Friday, September 11, 2009

The Final Call

After every thrilling last moment victory at Nationals Park, The African Queen and I always replay the final inning of Charlie Slowes' and Dave Jageler's calls on WFED the next morning. They are always enjoyable to re-live. We have audio and can access the archives after every single game. Last night, The Boys Of Summer were in prime form. At no time better than the final call of this game which came with Ryan Howard at the plate, Shane Victorino standing on third base and Chase Utley at first for The Philadelphia Phillies. Our Washington Nationals close to blowing a six run lead after one out was recorded in the top of the 9th.

Here is the exact transcript of what transpired. Great stuff that shows how well attuned both Charlie & Dave are to every little nuance happening on the field. They describe the big picture and the little one too--while still getting in a few laughs right until the very end of the broadcast.

With that, here we go:

Charlie: “So, runners on the corner for Ryan Howard. And The Nationals need a miracle to get out of this. Villone sets, kicks and delivers…AND IT’S A WILD PITCH!! NO IT COMES RIGHT BACK TO NIEVES!! OFF THE BLUESTONE WALL—NO ADVANCE FOR THE RUNNERS!! IT CAME BACK LIKE A ROCKET, LIKE A PINBALL!!”

Dave: “It was fortunate the ball went right between the wickets of Nieves so it didn’t take an angled bounce. It caromed straight back to him.”

Charlie: “That ball was back to him before wild pitch was nearly out of my mouth!! I couldn’t finish saying it and he had the ball back.”

Dave: “And it keeps the double play in order too. Utley needed to hold on at 1st.”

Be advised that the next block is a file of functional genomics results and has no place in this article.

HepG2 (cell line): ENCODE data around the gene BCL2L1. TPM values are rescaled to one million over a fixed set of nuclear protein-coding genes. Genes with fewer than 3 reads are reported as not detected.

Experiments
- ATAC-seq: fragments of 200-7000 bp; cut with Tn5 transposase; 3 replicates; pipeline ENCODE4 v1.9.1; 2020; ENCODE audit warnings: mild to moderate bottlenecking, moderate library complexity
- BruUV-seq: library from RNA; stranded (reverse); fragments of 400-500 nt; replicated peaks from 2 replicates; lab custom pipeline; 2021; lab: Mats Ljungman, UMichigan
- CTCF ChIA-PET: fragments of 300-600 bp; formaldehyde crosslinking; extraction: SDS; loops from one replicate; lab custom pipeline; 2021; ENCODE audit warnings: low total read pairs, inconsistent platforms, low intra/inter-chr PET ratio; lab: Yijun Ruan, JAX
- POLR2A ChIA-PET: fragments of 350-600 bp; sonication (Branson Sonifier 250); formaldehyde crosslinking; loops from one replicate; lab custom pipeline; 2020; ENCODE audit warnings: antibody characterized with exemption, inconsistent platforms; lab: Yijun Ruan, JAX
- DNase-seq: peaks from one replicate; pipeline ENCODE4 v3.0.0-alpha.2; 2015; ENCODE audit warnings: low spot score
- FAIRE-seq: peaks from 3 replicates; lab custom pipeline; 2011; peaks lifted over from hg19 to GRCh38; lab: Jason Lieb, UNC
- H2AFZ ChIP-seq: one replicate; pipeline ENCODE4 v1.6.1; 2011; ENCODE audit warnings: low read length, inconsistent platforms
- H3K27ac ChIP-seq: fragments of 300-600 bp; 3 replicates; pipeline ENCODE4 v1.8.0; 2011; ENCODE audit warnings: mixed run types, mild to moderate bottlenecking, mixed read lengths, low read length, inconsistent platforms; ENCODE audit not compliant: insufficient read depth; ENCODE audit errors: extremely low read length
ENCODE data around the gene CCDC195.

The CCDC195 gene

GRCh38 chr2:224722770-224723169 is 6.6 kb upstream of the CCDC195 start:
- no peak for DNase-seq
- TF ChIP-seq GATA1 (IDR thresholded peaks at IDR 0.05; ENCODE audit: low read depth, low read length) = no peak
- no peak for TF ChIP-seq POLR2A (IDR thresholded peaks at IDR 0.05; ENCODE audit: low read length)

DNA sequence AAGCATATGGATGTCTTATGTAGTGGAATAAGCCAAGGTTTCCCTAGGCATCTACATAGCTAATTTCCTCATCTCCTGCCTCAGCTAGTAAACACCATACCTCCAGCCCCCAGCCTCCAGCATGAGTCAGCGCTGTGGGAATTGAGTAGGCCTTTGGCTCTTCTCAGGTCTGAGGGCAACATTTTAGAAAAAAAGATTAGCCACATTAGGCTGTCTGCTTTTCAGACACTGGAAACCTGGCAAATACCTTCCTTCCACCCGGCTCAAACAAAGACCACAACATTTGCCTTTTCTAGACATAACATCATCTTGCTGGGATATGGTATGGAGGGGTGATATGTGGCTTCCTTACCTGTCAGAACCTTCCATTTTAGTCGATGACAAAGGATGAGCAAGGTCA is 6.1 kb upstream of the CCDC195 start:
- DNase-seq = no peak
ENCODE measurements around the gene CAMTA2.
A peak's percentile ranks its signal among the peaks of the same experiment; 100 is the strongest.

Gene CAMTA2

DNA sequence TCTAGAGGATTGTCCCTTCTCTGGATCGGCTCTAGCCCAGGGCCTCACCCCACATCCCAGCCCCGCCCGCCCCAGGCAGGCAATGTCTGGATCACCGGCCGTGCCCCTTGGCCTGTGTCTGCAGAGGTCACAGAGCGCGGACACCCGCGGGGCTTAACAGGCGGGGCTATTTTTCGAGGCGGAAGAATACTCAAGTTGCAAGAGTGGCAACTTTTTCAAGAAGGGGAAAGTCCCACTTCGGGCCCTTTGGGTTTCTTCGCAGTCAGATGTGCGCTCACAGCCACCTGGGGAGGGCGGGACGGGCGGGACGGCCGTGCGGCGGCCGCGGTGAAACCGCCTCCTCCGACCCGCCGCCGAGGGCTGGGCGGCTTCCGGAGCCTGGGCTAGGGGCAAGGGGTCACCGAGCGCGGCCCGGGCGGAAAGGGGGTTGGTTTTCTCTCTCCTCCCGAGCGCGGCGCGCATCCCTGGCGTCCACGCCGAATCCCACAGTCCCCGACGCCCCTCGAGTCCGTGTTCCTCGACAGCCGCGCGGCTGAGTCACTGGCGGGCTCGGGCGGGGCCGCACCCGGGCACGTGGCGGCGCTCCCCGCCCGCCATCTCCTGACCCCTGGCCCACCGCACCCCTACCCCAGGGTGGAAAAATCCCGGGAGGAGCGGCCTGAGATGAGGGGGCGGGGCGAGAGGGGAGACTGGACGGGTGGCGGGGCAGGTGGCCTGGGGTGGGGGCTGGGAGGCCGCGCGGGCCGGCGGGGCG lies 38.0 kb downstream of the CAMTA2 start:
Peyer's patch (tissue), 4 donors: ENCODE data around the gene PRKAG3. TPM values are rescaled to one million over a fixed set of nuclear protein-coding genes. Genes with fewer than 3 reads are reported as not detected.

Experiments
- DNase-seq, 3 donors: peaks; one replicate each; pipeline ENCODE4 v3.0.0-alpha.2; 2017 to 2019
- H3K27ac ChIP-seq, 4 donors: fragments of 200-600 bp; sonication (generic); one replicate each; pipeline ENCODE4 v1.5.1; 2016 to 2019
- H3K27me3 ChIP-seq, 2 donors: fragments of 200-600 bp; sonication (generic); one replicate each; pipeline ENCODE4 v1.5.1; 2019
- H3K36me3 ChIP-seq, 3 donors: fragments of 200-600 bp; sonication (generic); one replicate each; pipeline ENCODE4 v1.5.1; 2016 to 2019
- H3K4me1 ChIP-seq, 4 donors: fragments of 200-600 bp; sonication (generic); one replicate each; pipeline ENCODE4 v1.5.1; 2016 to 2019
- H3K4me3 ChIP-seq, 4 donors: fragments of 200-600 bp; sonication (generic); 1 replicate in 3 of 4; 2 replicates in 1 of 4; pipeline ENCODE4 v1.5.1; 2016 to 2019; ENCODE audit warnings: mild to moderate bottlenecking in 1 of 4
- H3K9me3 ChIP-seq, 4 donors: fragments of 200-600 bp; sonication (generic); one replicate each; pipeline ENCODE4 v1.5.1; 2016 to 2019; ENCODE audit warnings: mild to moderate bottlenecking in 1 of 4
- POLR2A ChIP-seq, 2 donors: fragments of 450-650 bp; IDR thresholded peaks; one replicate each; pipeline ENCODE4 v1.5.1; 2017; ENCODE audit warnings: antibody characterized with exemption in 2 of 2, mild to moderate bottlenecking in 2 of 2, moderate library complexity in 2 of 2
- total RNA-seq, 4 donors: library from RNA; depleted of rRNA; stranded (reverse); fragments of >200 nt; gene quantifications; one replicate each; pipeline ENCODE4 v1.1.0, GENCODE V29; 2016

Charlie: “A double play would end the game. Desmond the shortstop way toward the middle, the left side of the infield virtually open. Zimmerman at third. And here's the kick and the pitch a fastball on the inside corner—a called strike one!! Howard is the 9th man to bat in a CRAZY inning. Five runs home, four earned, one unearned after the Desmond error. And the big slugger Ryan Howard at the plate…Gonzalez moving in a little bit on the right side of the infield (key to what was about to happen)—shouting in as he does.”

“Villone sets, the kick and the pitch…SWING AND A MISS, STRIKE TWO!! A fastball low and away and he chased one at 91 MPH.”

Dave: “Now you got him set up for the slider and away, hopefully.”

Charlie: “But first, Nieves has to catch it, and keep it in front of him with a runner at third."

(Pause as the game resets)

Charlie: "39-Year Old Ron Villone trying to get his first save of the year……the lefthander to the belt…the kick and the pitch….low and outside. He laid off so the count is two balls and two strikes.”

(Crowd noise as the situation sets again)